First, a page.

Dr Tom Conlon
Born: 16 January, 1954, in Edinburgh.
Died: 23 December, 2008, in Edinburgh, aged 54.
DR TOM Conlon was one of those rare people able to make an impact in several arenas. He was a teacher trainer, an expert in the use of computing technologies for learning and teaching, a skilled and creative software designer, an entrepreneur and a researcher in the area now known as technology-enhanced learning. He was also a constructive critic of policies aimed at using ICT to help children learn.
He went to the University of Edinburgh to read mathematics, then prepared for a life as a maths teacher by obtaining a postgraduate certificate in education. After this he taught at Portobello High School and then Linlithgow Academy.
He took a post as a lecturer in computer education at Jordanhill College of Education in 1981. Two years later he became a lecturer in computer education at Moray House and started his three-year part-time MSc in the computer science department at Glasgow University.
The topic – in the area of logic programming – was well chosen; computer scientists around the world were exploring and developing this technology and educationists were beginning to see some advantages in this new approach to computing. He went on to become an expert on the Parlog programming language and, with Steve Gregory, the designer of Parlog, he formed a company called PLP, which still produces useful and popular concept-mapping software (Conception) for schools.
Throughout his academic life he was a cutting-edge practitioner, building system after system featuring well-grounded ideas on helping learners learn.
For nearly 30 years he saw the potential of artificial intelligence to support learning in schools and colleges and our growth of understanding about learning and teaching. In the 1990s he enrolled as a PhD student in the department of artificial intelligence, University of Edinburgh, obtaining his PhD in 1997.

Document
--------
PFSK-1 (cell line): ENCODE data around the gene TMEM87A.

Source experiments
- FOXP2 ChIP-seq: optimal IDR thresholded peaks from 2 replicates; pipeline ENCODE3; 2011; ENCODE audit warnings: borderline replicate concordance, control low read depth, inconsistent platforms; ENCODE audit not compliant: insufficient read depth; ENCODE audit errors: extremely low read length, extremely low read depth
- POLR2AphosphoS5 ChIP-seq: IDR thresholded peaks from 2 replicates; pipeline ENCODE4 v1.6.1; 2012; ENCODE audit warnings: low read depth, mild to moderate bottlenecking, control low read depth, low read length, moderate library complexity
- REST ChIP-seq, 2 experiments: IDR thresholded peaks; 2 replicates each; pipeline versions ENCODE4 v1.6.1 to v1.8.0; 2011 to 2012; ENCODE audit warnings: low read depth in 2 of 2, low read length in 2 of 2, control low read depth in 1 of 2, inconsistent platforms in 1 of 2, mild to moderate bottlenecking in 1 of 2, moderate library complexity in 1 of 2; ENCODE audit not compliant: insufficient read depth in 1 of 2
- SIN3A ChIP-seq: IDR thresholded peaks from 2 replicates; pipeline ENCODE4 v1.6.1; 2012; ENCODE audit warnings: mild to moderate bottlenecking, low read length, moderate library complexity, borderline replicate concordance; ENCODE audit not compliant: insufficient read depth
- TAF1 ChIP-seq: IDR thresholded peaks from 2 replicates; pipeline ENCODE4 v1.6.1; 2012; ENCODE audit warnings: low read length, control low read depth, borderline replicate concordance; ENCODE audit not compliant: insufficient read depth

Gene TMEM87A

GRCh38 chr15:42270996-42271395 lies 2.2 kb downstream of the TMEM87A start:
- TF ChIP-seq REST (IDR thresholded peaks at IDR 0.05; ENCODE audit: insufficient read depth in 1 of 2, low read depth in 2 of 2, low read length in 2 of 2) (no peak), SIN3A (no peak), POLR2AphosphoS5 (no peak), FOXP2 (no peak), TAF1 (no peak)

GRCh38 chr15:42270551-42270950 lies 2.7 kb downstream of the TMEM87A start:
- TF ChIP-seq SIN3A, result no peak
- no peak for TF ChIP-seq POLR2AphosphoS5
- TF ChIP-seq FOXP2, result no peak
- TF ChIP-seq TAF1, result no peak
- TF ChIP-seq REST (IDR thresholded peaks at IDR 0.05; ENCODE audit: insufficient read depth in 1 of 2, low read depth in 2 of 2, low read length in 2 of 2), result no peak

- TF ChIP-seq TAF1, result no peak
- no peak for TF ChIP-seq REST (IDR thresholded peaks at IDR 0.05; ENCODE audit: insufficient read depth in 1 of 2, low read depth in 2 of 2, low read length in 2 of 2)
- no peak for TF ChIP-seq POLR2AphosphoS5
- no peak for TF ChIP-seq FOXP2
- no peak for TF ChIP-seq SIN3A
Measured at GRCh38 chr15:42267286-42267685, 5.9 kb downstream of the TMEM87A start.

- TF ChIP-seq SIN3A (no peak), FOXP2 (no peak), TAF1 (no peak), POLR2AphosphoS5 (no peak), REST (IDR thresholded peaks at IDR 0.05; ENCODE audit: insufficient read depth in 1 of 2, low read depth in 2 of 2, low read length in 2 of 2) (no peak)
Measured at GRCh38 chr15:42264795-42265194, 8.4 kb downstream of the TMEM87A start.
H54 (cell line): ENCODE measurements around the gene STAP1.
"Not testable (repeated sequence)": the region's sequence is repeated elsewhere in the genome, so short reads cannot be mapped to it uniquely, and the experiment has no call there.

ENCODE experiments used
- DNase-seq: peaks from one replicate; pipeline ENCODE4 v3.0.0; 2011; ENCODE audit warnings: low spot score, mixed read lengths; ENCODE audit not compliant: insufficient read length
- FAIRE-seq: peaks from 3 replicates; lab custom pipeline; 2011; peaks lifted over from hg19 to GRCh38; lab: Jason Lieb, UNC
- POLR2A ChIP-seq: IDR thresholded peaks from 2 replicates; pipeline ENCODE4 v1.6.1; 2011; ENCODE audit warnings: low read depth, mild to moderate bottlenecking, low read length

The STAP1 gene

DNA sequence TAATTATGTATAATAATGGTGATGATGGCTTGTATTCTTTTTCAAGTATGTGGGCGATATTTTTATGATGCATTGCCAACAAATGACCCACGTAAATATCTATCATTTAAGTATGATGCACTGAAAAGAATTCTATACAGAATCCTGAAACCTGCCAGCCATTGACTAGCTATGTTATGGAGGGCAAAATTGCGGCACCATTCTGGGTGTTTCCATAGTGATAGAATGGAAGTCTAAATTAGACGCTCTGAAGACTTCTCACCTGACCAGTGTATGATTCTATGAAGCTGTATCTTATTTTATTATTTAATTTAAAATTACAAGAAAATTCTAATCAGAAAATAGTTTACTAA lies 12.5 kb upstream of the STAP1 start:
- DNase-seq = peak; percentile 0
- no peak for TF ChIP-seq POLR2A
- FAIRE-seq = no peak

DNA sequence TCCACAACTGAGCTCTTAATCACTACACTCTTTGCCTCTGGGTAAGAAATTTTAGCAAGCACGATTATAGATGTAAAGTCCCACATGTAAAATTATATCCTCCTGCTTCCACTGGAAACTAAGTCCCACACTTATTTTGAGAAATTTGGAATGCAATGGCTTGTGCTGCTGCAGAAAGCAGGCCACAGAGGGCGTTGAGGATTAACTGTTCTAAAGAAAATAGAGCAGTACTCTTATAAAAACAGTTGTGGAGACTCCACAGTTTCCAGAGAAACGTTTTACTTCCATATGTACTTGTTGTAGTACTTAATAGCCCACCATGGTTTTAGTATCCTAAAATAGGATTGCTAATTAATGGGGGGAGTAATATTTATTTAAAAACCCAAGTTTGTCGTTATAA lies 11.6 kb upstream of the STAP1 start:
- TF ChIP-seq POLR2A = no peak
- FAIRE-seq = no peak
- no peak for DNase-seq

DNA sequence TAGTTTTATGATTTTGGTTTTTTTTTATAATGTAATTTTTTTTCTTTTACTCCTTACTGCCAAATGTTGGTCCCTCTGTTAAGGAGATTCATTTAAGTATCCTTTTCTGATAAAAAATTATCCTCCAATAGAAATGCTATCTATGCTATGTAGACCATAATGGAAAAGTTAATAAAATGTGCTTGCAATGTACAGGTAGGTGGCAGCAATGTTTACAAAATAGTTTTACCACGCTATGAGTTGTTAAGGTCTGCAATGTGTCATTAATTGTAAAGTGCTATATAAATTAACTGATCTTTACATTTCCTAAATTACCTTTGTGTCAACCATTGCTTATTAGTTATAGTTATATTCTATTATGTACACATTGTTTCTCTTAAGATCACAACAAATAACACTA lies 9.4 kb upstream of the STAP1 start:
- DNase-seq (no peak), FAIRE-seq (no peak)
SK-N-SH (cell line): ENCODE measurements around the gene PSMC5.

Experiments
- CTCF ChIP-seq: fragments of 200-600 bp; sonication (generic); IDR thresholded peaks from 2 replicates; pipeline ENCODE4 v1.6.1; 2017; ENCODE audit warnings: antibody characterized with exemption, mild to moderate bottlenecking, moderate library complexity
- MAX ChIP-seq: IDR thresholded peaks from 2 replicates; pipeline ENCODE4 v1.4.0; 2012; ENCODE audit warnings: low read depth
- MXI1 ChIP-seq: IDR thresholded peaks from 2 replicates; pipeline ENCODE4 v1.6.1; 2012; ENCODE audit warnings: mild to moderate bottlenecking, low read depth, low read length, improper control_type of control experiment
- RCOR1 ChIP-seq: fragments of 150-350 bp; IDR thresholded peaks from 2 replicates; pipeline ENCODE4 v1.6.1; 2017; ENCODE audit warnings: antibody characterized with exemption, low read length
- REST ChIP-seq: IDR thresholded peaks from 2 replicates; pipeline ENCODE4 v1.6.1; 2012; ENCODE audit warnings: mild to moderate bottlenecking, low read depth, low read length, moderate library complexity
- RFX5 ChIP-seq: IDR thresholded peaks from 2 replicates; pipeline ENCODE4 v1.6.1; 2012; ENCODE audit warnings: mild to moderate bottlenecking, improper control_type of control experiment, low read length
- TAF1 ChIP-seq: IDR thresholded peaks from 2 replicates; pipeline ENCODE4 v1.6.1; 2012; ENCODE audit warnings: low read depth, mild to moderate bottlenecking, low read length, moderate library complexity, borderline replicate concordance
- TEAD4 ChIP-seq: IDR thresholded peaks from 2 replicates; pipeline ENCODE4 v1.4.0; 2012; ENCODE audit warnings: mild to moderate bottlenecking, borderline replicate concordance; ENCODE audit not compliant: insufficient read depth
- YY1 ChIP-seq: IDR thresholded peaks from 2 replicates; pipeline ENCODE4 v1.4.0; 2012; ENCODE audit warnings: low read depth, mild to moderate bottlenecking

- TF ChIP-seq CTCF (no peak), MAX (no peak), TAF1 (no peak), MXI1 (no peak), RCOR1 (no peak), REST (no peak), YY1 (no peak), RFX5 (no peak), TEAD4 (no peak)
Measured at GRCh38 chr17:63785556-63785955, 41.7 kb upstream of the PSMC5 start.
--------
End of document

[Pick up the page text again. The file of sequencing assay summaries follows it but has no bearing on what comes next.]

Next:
His work on the development and evaluation of knowledge- acquisition tools for educational knowledge-based modelling was the foundation for his research for the past ten or so years. He was strongly involved with the Peg series of conferences, especially Peg 93, for which he was chairman, and had long been involved with the artificial intelligence in education community. He was, more recently, active as a program committee member for the Concept Mapping (CMC) series of conferences.
During the 1980s, Tom became a vocal advocate for improvements to the Scottish computer science curriculum, which, at that time, many considered uninspiring and demotivating. His response was not only to make the situation plain to policymakers and educationists but he undertook the development of a series of Scotvec modules to show that computer science could be challenging and interesting.
He continued to present his humanistic perspective throughout the next 20 or so years – certainly he was a thorn in the flesh of those who wanted uncritical thinking about policy matters. His recent analysis of the Glow project was not some Luddite critique but was further evidence of the extent to which he cared about the growth of learners (and teachers).
Many in Scotland and elsewhere would know him as an enthusiastic and caring teacher educator – full of energy and encouragement, looking to get the best out of student teachers. He was also keen to help teachers develop in their professional lives and produced, with others, an inspiring MEd on "Computers and Learning". Tom wanted educators and policy-makers to develop a "balanced discourse of reflective scepticism" for innovations involving technology-enhanced learning.
Tom was full to overflowing with enthusiasm for technology when it was beneficial, so any scepticism was intended to promote the best possible outcomes for Scotland, society and learners in our schools. If Scotland is to grow up in terms of its uses of educational technology then Tom provides the best of examples to follow. May his spirit go on from strength to strength, and may we all benefit from the realisation of his vision.